Workshop with Todd Rohrbacher of the Actors Comedy Studio

We are pleased to announce that Todd Rohrbacher, Founder of Actors Comedy Studio, will be joining the panel for our web production workshop entitled Production Values where he will be sharing tips on directing actors in comedy. The workshop will take place on Friday Sept 28th at 1:00 pm.

Todd has been teaching, writing, directing, acting and producing comedy in Los Angeles for nearly twenty years. He was recently voted LA's Favorite Scripted Comedy Coach in the Backstage 2011 Reader's Choice Poll and was also mentioned as one of the best Audition Technique teachers in the city, as well as a favorite On-Camera instructor for his Acting for Sitcoms class. Todd has taught comedy workshops at Disney Animation Studios, New York Film Academy, American Academy of Dramatic Arts and festivals across the country.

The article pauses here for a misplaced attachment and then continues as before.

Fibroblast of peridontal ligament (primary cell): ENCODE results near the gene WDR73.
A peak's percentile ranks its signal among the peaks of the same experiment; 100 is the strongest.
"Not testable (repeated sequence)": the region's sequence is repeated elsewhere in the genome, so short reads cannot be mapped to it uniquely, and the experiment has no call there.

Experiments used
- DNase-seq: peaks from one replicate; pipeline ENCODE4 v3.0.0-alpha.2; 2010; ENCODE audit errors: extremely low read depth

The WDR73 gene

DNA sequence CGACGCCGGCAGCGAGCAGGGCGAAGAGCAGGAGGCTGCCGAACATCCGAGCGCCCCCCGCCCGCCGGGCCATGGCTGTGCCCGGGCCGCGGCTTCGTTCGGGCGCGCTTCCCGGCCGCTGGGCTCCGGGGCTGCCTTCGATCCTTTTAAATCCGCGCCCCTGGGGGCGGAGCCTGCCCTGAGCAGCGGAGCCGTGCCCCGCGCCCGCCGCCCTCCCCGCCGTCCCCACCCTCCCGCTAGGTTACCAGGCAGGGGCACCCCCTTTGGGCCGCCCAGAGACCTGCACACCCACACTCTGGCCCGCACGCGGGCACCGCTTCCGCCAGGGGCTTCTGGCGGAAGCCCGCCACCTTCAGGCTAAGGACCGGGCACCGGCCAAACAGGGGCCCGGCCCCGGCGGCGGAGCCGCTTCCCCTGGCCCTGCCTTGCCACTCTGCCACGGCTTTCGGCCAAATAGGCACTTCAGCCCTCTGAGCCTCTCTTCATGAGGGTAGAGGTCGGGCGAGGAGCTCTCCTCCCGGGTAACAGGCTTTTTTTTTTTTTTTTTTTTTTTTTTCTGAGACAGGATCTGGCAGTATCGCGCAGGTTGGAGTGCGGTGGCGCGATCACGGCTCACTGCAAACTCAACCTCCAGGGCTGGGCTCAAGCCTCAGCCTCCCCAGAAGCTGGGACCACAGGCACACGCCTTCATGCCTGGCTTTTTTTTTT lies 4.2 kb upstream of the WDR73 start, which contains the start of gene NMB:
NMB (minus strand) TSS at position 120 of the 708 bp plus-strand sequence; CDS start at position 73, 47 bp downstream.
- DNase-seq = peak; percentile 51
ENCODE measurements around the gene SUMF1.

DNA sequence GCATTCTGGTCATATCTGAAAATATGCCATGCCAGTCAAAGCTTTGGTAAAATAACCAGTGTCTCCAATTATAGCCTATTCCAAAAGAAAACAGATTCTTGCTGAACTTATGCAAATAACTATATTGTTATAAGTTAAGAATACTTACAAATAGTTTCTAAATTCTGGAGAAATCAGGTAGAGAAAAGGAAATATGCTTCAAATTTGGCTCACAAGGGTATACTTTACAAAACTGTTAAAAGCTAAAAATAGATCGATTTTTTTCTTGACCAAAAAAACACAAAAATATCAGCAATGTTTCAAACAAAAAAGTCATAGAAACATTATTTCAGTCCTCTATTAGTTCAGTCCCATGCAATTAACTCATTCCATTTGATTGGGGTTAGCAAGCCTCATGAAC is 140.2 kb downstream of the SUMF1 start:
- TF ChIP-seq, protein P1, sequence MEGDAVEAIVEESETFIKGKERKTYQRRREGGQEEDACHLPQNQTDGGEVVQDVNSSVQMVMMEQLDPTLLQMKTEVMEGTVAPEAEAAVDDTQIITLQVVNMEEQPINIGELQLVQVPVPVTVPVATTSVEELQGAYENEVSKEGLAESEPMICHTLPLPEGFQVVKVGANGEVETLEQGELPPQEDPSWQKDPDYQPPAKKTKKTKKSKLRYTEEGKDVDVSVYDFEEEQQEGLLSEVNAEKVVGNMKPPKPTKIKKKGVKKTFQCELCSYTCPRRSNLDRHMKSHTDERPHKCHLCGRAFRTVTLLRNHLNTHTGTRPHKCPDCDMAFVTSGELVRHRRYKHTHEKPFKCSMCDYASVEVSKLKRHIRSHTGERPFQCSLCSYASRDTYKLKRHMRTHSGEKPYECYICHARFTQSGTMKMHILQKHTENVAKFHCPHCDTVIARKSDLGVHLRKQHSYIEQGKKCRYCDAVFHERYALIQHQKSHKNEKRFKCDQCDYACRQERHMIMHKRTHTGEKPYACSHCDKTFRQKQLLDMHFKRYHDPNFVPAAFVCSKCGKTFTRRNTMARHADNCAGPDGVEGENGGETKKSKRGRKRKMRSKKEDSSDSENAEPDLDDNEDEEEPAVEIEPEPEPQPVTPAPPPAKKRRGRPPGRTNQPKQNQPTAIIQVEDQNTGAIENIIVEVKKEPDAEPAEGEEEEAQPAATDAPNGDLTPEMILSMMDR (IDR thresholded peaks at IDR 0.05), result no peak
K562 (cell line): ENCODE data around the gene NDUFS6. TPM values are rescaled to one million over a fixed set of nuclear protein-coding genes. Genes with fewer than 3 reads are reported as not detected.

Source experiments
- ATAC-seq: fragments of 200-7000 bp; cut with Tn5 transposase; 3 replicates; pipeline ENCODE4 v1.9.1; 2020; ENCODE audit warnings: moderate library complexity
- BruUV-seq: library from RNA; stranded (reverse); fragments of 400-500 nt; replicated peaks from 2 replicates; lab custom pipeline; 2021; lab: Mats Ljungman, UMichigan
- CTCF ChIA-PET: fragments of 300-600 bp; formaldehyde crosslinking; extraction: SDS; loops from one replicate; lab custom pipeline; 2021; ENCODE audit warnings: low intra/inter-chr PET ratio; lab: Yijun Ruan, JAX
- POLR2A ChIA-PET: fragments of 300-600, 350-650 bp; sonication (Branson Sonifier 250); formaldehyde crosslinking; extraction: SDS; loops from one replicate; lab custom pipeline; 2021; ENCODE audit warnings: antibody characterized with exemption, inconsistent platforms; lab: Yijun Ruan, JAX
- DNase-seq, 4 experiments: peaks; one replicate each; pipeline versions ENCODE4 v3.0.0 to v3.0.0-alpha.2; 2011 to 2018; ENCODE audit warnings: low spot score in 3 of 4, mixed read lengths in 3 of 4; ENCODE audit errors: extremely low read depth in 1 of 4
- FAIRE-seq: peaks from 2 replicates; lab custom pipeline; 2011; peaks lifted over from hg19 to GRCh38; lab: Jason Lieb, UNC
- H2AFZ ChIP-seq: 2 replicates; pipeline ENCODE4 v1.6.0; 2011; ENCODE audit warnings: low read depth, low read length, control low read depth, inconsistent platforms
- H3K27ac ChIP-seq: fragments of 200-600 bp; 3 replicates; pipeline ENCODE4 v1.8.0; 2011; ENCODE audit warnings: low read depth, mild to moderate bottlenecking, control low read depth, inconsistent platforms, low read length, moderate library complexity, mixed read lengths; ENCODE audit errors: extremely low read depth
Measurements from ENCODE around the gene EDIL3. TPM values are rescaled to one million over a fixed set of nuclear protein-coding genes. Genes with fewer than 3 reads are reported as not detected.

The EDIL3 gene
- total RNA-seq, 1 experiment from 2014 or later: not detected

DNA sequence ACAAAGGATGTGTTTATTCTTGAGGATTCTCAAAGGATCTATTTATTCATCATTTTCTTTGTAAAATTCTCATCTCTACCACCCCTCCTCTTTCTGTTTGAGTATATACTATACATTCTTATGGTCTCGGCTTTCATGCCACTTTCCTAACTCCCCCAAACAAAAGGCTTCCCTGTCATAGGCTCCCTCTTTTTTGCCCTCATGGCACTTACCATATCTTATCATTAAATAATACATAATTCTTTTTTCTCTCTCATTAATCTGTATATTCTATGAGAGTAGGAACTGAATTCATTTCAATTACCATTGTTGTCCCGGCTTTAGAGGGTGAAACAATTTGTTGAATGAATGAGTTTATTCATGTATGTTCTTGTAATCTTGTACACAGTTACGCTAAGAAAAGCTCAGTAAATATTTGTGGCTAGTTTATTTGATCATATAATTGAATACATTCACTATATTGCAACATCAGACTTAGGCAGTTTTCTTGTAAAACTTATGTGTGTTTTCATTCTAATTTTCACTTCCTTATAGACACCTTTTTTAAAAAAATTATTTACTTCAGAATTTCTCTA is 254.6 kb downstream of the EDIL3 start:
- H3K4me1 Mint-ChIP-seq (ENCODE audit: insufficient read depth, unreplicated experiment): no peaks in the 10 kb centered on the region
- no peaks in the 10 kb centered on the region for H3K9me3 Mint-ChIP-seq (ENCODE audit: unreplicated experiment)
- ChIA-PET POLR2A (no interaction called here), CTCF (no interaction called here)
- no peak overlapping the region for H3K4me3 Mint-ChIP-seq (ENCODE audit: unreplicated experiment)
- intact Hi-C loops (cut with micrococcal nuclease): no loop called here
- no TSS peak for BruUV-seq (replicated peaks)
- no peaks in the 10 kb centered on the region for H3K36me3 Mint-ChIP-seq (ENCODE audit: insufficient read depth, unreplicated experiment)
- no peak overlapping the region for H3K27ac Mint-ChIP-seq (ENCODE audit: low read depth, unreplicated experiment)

Tuesday, September 11, 2012

High Heels, Low Tide (Weekend aan Zee) at Broad Humor

The Belgian dramedy, High Heels, Low Tide (Weekend aan Zee), screens at 9pm on Saturday, September 29 at the 2012 Broad Humor Film Festival in Venice, CA. This sassy, poignant film is another great girlfriends movie about four BFFs who gather every year for a weekend of letting loose and letting by the sea. Watch the trailer and then go buy your tickets online at Eventbrite.
  Check out the rest of the festival at

Friday, September 07, 2012

Casting Director Caroline Liem joins panel for DIY DAY

Casting Director CAROLINE LIEM is on board for Broad Humor's all-day workshop for independent filmmakers, DIY DAY: Production for The New Paradigm. A pro with a feel for comedy, Caroline will be sharing some insights on how to set your project up to succeed by getting the right talent in place.The workshop will take place on Friday, September 28th from 11 - 5 pm. 

CAROLINE LIEM has been discovering new talent and has worked with some of the top directors and producers on over 50 feature films and television shows and pilots. Her credits include Beverly Hills Chihuahua 3, Anomaly, X2, The Perfect Sleep, Devour, Blade Trinity, When Do We Eat?, Boogeyman, Auto Focus,  Silent Witness, Life With Bonnie, Two Guys and a Girl, Popular and VIP.